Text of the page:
Thursday, September 29, 2011
Some people aren’t from New York
(Editor’s Note – Roderick Senter and wife Carolyn from Cincinnati, Ohio, came by the Byhalia Area Chamber of Commerce office last week. Marshall County Historical Museum is preparing an exhibit on the doctors of the area. His father, Dr. Curtis Senter, was a rural doctor here. Roderick wrote this.)
My name is Roderick Senter and I spent most of my life on the faculty of the Psychology Department of the University of Cincinnati.
How a small town boy from Byhalia wound up in Cincinnati is a long story, but I’d just like to point out that there weren’t many other “small town boys” there with me; in fact, I can only think of one other. Most of my colleagues were from cities, predominately, New York.
Needless to say, I got a lot of ridicule about my rural origins from my big city colleagues. The ridicule diminished, but never stopped, when, in 1983, out of 1600 faculty members at the University of Cincinnati, I won the Outstanding Teacher Award. I attribute no little credit for this distinction to the education I received at Byhalia Consolidated School.
Over the years, my sweet wife, Carolyn, (most kindly posing with me in the photo) who is a native Cincinnatian, has been impressed with the way my primary, and secondary, education from Byhalia has served me over the years. We often discuss certain subtleties of the English language and, in the beginning, she was impressed (knowing of my humble origins) with my knowledge of such things. She was even more impressed when I told her that much of my knowledge concerning English grammar, usage, and word definitions came through the efforts of a sixth grade teacher, Miss Marguerette Burks, at Byhalia Consolidated! In fact, over the years at the university, I have, on more than one occasion, gotten into arguments over grammatical issues or the exact meaning of certain English words with various colleagues. I believe that on every such occasion, my position proved to be the correct one. One of the great delights of my life occurred when a colleague – actually a Harvard graduate – had to admit that the “small town boy from Mississippi” was right!
At Byhalia High (class of 1948) I was exposed to the curriculum of the day which included Latin. I have been surprised, over the years, as to how many of my big city colleagues were never required to, or declined, to elect Latin. Although I cannot report that I was a distinguished Latin scholar, that study did prepare me for attacking modern languages required during my college days and even later. BHS also offered a class in typing. I registered for the typing class under my father’s urging (at the time, of course, typing was for girls who intended to pursue a stenographic career). Little could anyone have guessed that some 60 years later we would all be spending the lion’s share of our waking hours working with that same QWERTY keyboard, but now attached to a computer instead of metallic strike bars of a typewriter! But I think that, perhaps, the principal contribution from BHS to my life was that association with the faculty and fellow students there engendered in me a ferocious curiosity which has persisted, now, into my ninth decade of life.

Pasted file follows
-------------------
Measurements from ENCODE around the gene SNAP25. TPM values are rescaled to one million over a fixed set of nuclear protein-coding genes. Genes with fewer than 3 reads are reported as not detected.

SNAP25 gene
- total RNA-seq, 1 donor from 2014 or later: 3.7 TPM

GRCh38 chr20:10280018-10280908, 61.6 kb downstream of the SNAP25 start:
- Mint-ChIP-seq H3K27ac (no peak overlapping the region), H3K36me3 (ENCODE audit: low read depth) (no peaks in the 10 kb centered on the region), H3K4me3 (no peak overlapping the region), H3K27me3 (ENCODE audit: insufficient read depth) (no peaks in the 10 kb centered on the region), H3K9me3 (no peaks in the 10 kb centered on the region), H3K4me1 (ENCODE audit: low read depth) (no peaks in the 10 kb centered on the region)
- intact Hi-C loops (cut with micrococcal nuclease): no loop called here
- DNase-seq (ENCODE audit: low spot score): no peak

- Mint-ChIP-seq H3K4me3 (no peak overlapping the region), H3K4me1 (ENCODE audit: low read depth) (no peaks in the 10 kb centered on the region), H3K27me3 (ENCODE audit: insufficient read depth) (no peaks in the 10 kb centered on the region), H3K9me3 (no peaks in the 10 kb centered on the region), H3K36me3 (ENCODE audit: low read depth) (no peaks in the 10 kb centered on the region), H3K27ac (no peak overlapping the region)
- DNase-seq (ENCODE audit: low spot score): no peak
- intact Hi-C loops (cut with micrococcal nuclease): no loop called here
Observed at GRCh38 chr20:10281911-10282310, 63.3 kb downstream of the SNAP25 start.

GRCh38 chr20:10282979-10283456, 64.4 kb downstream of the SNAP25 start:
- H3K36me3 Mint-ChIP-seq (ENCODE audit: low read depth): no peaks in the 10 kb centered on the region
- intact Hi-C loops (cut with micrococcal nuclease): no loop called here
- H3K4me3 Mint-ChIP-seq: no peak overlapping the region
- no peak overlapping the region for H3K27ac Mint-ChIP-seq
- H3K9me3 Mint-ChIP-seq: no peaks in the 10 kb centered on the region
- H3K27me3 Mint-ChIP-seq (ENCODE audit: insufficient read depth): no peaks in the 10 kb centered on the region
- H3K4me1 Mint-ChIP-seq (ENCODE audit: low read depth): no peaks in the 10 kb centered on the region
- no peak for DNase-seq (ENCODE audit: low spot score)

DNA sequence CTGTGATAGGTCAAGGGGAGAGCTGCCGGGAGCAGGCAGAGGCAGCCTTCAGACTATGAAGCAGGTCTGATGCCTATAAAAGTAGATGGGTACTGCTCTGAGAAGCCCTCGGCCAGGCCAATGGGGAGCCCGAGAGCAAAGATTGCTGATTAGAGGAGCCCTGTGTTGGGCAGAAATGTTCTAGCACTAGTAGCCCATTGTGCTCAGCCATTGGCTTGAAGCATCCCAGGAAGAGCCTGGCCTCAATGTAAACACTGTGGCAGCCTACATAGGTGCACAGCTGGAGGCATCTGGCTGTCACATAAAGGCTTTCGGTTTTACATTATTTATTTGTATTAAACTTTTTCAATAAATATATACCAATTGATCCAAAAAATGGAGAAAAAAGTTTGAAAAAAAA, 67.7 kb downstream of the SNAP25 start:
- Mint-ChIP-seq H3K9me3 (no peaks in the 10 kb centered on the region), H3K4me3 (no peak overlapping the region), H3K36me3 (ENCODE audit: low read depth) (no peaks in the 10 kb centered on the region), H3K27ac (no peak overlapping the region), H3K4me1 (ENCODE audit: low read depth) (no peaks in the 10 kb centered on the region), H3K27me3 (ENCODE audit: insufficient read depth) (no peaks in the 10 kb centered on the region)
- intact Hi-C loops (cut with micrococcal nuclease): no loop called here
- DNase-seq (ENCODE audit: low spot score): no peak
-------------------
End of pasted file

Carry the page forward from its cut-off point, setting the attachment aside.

This curiosity has fostered, I can’t say a “thirst for knowledge” throughout my life, but, certainly, a love of knowledge. I’m not sure that the folks at BHS intended to do that, but it has worked out well for me, in any event. Carolyn, my wife, enjoys a similar desire for the accumulation of knowledge. This has turned out to be a great thing, for, in 43 years of marriage, we have never run out of something to talk about at the breakfast table!
I’d like, very much, to thank Byhalia just for being my hometown and, especially, I’d like to thank Sarah Sawyer and The Byhalia Area Chamber of Commerce for agreeing to preserve my Outstanding Teacher Award medallion so that when my numbered days have counted down, it will have a place where it belongs – back home.
– Roderick Senter
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